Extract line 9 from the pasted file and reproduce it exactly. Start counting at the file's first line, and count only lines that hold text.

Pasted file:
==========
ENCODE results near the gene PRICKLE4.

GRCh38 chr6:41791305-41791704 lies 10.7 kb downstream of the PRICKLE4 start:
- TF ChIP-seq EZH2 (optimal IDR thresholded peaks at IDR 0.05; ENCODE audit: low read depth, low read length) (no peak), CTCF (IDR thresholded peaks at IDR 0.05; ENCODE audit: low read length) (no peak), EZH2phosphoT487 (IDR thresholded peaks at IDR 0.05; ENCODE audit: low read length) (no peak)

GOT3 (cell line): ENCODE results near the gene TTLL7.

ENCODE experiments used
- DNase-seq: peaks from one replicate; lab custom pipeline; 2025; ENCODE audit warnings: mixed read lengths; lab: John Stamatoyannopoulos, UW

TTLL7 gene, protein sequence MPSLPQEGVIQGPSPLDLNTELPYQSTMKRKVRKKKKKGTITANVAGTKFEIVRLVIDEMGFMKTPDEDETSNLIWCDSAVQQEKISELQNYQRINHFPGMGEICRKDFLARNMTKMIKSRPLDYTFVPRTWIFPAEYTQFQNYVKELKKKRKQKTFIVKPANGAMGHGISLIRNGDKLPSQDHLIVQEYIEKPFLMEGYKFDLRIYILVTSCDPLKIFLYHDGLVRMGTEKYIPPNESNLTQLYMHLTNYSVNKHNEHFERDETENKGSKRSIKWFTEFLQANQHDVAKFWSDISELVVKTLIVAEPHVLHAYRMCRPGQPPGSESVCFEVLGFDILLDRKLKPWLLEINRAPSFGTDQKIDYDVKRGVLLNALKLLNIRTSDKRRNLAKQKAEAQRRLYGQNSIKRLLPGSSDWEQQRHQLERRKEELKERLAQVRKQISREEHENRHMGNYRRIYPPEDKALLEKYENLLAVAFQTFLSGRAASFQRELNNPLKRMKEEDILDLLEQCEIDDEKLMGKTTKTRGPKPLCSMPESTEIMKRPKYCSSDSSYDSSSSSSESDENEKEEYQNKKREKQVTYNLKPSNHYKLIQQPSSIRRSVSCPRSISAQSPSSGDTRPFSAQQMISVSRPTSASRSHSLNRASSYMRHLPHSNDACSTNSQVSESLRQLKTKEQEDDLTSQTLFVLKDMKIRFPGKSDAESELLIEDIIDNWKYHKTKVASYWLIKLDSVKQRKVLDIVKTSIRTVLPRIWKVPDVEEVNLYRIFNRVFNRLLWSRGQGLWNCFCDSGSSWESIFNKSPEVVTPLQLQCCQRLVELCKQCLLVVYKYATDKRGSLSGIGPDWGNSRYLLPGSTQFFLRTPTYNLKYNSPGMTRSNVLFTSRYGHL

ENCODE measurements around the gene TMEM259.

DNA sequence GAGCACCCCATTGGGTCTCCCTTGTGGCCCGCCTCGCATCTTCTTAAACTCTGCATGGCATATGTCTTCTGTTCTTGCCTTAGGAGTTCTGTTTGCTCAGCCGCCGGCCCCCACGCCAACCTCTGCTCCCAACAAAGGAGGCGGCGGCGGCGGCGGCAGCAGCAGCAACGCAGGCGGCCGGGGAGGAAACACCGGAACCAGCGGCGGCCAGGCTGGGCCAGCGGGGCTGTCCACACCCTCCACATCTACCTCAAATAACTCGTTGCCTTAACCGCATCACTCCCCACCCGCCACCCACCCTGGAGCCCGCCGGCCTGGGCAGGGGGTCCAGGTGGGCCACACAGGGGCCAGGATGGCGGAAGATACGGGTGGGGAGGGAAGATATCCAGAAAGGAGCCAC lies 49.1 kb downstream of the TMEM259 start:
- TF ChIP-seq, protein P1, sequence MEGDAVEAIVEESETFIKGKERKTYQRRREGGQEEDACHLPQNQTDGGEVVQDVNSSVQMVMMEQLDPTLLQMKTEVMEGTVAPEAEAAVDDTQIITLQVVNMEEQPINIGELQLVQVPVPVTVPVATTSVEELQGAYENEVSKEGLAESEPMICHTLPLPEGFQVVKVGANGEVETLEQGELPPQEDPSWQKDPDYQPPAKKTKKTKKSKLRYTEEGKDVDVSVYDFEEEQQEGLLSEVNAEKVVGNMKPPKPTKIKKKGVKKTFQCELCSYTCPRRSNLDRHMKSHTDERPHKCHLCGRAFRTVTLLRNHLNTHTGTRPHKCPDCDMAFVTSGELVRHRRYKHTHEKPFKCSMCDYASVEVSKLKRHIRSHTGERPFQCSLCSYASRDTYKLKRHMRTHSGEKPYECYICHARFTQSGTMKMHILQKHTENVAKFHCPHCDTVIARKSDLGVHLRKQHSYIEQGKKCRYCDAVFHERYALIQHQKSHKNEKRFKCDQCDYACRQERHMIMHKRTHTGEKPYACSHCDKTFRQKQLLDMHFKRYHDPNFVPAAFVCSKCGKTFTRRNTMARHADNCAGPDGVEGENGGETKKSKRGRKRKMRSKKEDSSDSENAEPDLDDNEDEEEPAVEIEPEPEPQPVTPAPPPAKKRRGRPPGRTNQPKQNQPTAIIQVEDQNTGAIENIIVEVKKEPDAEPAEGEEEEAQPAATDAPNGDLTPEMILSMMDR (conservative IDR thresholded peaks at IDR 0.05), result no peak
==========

DNA sequence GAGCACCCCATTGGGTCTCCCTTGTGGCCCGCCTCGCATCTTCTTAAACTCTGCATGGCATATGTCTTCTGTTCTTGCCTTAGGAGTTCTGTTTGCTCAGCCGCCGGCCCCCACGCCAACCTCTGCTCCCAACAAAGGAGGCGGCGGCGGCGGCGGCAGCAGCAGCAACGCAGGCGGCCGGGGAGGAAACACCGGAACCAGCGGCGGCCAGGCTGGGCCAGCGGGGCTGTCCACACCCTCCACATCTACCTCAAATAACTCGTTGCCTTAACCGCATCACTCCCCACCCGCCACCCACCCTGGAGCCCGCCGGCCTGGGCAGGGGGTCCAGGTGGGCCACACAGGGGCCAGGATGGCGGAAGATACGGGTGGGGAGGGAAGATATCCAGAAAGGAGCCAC lies 49.1 kb downstream of the TMEM259 start: